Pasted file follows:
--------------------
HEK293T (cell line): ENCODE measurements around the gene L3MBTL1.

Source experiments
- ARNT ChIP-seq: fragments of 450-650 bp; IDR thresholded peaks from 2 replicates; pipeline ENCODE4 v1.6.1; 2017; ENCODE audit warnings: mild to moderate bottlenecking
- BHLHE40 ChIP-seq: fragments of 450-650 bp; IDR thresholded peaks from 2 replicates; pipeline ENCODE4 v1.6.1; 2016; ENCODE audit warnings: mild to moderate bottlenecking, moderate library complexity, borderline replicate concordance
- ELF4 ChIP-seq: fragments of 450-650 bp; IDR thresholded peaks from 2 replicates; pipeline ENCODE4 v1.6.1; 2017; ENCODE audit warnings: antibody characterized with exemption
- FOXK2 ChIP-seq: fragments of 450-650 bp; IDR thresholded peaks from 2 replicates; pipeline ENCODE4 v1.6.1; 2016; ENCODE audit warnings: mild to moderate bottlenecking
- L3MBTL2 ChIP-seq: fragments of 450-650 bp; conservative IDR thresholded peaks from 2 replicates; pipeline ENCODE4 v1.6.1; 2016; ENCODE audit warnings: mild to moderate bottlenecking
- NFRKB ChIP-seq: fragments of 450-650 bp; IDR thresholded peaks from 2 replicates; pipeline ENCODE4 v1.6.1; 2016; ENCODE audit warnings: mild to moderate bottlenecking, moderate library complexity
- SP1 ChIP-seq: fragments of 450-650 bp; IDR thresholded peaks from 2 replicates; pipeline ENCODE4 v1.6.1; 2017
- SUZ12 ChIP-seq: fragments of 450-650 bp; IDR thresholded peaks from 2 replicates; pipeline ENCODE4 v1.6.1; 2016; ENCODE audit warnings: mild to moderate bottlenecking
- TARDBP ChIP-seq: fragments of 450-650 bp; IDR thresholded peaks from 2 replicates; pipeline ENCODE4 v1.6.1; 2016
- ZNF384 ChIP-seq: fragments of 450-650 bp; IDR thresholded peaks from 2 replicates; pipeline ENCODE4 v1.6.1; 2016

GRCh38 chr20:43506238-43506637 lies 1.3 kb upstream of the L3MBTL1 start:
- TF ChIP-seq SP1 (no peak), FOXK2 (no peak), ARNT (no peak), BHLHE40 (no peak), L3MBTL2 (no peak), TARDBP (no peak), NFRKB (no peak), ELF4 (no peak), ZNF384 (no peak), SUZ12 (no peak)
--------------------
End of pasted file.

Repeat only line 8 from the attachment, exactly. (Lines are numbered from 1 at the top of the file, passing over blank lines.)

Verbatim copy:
- NFRKB ChIP-seq: fragments of 450-650 bp; IDR thresholded peaks from 2 replicates; pipeline ENCODE4 v1.6.1; 2016; ENCODE audit warnings: mild to moderate bottlenecking, moderate library complexity